Just one silent film was shown on Thursday, and I have made my feelings about Pat and Patachon clear elsewhere, but today would have almost certainly been carried by a talkie anyway. I had heard a lot about Walter Summers’s Suspense (1930) but I wasn’t prepared for just how devastating it could be. We’re in the thick of the First World War, but happily in a “posh trench, with a clean dugout and a cushy job” when the soldiers begin to hear Germans laying mines beneath their feet. Something about the mood of the piece tells you early on that there will be no happy ending here. Eerily photographed and vibrantly acted by its ensemble cast, this a claustrophobic war epic confined into 81 minutes. There’s much enjoyment also in the dialogue, which, cleaned of actual swearing, becomes positively Shakespearean in its baroque ribaldry: “You do a mucky lot, you windsucker.”

Continue reading The best of everything at the 19th British Silent Film Festival

Are you ready for the 19th British Silent Film Festival?

Well, are you? Time is rushing by. Summer has barely ended, the LFF programme is out, the Pordenone programme will be released soon and the 19th British Silent Film Festival kicks off next week. Next week!

The festival runs 13-17 September 2017 at the Phoenix Arts Centre in Leicester and each day or five-day pass covers you for lunch as well as every screening on that date.The full timetable for the festival is online here.  You can book here and let all your friends know you are attending by clicking on the Facebook event.

To get you up to speed on what to expect in Leicester, the festival* has been posting blogs on the festival site. Yes, silent film blogging is all the rage now. Here are all the posts so far:

And don’t forget to follow the festival on social media: Twitter and Facebook for more updates for news during the festival itself.

See you in Leicester!

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Competition: Win tickets for The Phantom of the Opera at the Coliseum

Competition time! I hope you’re feeling lucky, because I have a very special prize to give away. You may remember reading on these pages about a screening of silent classic The Phantom of the Opera coming up in London. Not just any screening, but the premiere of Roy Budd’s symphonic score for the film, at the Coliseum opera house in London. Sadly, composer Budd died just before the planned premiere of the score in 1993. But now, more than 20 years later, his music can take its place alongside this beautiful, chilling silent film from 1925.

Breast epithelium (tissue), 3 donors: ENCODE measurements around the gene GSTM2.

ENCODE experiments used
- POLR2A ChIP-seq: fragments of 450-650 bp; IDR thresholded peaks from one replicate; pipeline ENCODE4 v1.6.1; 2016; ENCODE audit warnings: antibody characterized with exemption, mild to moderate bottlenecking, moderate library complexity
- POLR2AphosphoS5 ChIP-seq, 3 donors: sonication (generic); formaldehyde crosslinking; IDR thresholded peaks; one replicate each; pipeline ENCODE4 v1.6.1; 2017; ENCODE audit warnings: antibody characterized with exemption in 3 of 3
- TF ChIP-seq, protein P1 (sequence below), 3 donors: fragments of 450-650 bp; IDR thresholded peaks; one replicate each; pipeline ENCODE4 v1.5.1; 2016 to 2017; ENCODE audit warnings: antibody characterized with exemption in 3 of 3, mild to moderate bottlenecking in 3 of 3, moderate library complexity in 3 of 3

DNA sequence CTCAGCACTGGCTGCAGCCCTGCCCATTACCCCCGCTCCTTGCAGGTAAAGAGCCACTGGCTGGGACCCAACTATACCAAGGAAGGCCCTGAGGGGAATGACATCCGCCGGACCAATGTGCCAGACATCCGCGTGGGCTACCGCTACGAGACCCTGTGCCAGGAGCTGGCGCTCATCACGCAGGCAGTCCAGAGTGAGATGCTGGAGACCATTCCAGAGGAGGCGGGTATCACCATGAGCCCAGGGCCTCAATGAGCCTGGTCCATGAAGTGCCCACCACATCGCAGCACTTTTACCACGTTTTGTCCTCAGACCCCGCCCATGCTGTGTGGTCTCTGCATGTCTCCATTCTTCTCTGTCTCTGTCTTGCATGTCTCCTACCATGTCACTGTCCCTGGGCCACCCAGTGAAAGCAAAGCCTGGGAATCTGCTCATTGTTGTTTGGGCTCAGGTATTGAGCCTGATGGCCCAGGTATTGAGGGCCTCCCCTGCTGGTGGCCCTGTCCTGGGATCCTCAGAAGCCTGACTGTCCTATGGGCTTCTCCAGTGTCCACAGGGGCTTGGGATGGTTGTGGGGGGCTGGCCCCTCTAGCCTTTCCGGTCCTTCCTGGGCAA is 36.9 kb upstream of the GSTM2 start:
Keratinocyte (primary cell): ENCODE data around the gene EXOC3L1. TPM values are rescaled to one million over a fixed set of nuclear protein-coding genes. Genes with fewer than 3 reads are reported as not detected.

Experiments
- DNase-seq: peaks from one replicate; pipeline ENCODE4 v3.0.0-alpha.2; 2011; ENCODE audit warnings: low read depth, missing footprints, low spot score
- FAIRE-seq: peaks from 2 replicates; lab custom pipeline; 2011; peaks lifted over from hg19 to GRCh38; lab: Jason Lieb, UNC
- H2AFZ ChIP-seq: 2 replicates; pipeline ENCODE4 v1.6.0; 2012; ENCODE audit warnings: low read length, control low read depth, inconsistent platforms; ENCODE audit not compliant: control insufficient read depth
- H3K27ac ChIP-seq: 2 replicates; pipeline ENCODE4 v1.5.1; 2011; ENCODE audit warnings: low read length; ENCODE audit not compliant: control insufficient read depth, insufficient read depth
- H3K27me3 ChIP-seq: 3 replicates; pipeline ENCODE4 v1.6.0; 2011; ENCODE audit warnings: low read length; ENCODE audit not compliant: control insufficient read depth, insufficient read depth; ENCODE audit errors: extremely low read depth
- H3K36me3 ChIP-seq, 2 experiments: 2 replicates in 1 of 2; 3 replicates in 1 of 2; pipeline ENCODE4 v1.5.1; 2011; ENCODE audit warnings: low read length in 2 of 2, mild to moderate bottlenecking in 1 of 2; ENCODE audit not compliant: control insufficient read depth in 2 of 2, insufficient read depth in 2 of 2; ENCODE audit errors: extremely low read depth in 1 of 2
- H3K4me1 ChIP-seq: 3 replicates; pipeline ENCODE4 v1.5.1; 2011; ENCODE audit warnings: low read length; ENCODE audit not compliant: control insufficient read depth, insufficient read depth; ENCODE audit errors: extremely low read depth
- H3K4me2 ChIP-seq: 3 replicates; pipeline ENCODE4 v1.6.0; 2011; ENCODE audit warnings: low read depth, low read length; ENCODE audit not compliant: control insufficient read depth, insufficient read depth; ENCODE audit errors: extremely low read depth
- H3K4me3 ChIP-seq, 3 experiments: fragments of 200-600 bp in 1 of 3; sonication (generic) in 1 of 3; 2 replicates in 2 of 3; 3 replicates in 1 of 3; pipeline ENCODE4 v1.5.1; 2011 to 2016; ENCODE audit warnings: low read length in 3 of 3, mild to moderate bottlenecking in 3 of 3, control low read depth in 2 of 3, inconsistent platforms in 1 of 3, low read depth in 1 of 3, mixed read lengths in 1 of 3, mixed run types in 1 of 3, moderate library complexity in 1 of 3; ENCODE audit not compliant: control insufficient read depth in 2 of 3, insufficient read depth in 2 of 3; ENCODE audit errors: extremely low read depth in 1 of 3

The even better news for one of you is that I have a pair of tickets to give away to this special event, which takes place on 8 October 2017.

To win a pair of tickets for this prestigious screening, just send the answer to this question to silentlondontickets@gmail.com by midnight on 19 September 2017.

Lon Chaney was known as ‘The man of a thousand … ‘what?

A) Eyes

B) Miles

C) Faces

Good luck! The winner be chosen at random from the correct answers and will be notified by email. 

  • You can find out more, and book tickets for The Phantom of the Opera, here.

London Film Festival 2017: the silent preview

The cat is out of the bag. The programme for the 61st London Film Festival has been announced and there is only one question on our lips: “Got any silents?” The answer is …

Shiraz (1928)

First things first, we already knew that this year’s LFF Archive Gala would be Shiraz, a sumptuous late-silent Indo-German production, which relates the romantic story behind the building of the Taj Mahal. This gorgeous film, freshly restored by the BFI,  will be accompanied by a new score, composed by Anoushka Shankar. The gala screening takes place on 14 October 2017 at the Barbican and tickets are already on sale now. Read more here. And why not book a ticket here too?

Plays: 14 October 2017, Barbican

Continue reading London Film Festival 2017: the silent preview